In most cases, both parents will remain involved in a child's life after separation. Sometimes, both parents remain very closely involved in their children's lives. In other cases, one parent provides most of the care with the other parent being less closely involved. But sometimes, a parent chooses to walk away from their child completely.
This can happen for many different reasons. Sometimes, it's because that parent simply isn't interested in bringing up a child. Sometimes, it's because the separation was acrimonious and they felt it was too difficult to stay involved. Sometimes, it's because of reasons such as alcohol or drug misuse. Sometimes, it's simply because a parent has no model of engaged parenting.
As the remaining parent, you may feel let down and angry. However, it's entirely possible that you feel relief at not having to have any kind of relationship with your child's other parent. However you feel about it, the absence of a parent can create some difficult emotions for your child and, if these are not addressed, it can lead to more serious long term problems for your child.
Children who have never known one of their parents or where one of their parents has walked away will often fantasise about that parent. They can imagine that this parent is perfect; the most perfect parent there could be.
Children can believe that they are responsible for the parent's absence. They can feel guilt and shame and believe that the absence must be a result of something that is wrong with them.
Children who are shielded from the truth can blame the remaining parent for the absence of their other parent.
How should I deal with it?
When children lose a parent, it is exceptionally painful for them. The feeling can be very similar to that of bereavement. However, if children are going to deal with the loss, they must know the truth and be allowed and supported to grieve, in much the same way as if there had been a death. By processing those difficult feelings, children can begin to deal with the loss.
In telling your children, you must consider their ages. How you tell a 9 year old will be different to how you tell a 3 year old. Try to use words and concepts that they will be able to understand. However, the basic message should be 'dad or mum has chosen to move away and not be part of our lives any more. I am sad that s/he has chosen not to be in your life and I know that you will be sad too but there is nothing that you or I can do to change that. It is not your responsibility or your fault.' Make sure that your tone of voice is gentle and understanding.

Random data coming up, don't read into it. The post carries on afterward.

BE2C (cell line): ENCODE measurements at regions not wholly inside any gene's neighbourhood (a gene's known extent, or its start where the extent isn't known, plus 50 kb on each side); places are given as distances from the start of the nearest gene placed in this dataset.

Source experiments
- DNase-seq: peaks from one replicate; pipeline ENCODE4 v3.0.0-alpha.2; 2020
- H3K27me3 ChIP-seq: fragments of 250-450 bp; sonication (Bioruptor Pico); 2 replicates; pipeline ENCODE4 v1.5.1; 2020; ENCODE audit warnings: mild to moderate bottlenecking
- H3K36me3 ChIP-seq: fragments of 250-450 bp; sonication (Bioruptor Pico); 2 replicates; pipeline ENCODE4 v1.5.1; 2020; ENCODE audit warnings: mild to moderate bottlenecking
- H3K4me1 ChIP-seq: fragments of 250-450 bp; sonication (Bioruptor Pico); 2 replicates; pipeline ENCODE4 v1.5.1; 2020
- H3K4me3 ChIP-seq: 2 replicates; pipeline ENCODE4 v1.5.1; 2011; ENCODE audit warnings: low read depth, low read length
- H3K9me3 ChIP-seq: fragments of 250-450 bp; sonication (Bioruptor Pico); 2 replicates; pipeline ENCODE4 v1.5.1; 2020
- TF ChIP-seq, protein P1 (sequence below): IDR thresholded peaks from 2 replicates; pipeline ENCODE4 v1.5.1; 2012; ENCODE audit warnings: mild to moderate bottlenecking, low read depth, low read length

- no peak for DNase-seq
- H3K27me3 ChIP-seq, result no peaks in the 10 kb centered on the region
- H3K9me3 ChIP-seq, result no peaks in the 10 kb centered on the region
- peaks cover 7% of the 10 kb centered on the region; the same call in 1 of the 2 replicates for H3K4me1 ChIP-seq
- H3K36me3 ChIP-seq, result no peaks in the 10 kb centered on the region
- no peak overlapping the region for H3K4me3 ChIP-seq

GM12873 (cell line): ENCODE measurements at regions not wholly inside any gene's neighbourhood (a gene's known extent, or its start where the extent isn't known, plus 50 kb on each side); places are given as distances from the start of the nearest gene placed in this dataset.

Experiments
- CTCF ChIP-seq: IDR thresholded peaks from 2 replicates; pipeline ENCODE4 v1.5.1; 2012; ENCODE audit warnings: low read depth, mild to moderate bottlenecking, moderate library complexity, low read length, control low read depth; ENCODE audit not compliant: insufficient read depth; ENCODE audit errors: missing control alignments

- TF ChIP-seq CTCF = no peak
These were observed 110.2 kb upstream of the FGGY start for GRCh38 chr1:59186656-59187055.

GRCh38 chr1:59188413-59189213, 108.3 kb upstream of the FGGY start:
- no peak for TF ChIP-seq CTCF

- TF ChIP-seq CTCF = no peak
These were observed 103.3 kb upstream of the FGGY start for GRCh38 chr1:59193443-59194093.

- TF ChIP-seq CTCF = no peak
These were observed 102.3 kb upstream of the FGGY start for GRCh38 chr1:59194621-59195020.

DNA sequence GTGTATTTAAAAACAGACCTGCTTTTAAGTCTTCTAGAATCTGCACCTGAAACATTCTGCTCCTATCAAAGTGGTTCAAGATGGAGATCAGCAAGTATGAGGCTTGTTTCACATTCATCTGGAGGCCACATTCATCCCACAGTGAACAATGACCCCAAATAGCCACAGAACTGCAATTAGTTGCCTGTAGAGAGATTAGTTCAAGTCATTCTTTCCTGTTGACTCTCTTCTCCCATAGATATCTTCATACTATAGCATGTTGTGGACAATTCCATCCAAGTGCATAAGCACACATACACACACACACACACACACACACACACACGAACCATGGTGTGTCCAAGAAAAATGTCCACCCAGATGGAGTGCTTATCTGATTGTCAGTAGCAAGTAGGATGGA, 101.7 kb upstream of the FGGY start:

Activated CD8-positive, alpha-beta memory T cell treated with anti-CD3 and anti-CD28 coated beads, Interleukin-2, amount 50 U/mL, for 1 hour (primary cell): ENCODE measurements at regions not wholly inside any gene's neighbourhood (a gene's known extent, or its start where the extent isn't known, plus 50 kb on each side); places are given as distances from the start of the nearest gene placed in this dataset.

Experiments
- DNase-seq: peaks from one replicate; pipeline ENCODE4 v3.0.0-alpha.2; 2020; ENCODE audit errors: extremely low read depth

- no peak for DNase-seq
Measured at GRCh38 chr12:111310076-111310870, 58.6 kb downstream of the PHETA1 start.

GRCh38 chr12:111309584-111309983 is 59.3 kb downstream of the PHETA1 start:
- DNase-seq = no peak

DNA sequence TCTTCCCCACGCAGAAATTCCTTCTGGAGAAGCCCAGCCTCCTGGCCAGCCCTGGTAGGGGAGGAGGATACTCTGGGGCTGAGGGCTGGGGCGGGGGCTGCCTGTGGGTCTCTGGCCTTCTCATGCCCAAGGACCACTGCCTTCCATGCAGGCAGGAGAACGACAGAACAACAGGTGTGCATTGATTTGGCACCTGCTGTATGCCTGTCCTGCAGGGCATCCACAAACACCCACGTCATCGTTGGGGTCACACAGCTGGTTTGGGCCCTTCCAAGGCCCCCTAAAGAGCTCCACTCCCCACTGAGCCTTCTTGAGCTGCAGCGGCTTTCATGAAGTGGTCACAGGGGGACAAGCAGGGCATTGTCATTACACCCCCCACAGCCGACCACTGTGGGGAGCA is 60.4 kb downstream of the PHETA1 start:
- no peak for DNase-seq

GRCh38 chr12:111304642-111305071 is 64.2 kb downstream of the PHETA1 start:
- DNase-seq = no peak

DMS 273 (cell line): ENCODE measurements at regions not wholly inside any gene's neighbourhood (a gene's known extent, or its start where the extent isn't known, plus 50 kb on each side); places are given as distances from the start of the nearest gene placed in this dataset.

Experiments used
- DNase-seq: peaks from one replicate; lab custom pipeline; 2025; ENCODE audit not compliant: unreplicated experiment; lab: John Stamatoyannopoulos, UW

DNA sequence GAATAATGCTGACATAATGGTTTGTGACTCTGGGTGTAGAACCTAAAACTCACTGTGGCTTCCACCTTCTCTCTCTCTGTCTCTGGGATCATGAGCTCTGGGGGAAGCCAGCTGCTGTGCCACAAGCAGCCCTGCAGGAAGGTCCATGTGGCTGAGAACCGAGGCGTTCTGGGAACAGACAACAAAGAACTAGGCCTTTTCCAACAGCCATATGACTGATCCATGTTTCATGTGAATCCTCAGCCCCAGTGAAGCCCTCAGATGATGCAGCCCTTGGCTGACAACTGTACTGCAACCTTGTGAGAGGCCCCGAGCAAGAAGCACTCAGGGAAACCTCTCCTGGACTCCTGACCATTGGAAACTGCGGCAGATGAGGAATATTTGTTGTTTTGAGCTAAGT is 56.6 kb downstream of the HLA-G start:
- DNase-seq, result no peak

It's important to offer children as much reassurance as you can. Younger children may fear that you may disappear too, so keep telling them that you love them and will always be there for them. Be prepared for anxieties when you drop younger children at school or nursery - again offer plenty of reassurance. Also be prepared for some regressive behaviour - possibly wetting the bed, wanting extra cuddles, sucking thumbs etc. Try to be patient around these things, they will stop when your child feels more secure.
Wanting to know about their other parent
As children reach adolescence, it is not uncommon for them to want to know more about their other parent. This is because, at the age they are, they are curious about who they are in order to unconsciously work out who they will become as an adult.
If you have been doing all of the caring for many years without any support, it can feel hurtful when your child is suddenly fascinated by their other parent. Try to be patient around this natural curiosity. You don't need to sing the other parent's praises but, equally, remember that your child will experience their other parent as being a part of them and so it is important to remain, at least, respectful about them if at all possible.
If you are able to offer something just a little positive about their other parent, this can help. Once your child's curiosity has been satisfied, their interest is likely to reduce. Remember, your relationship with your child will not be threatened by this curiosity even if it may, at times, feel like it.
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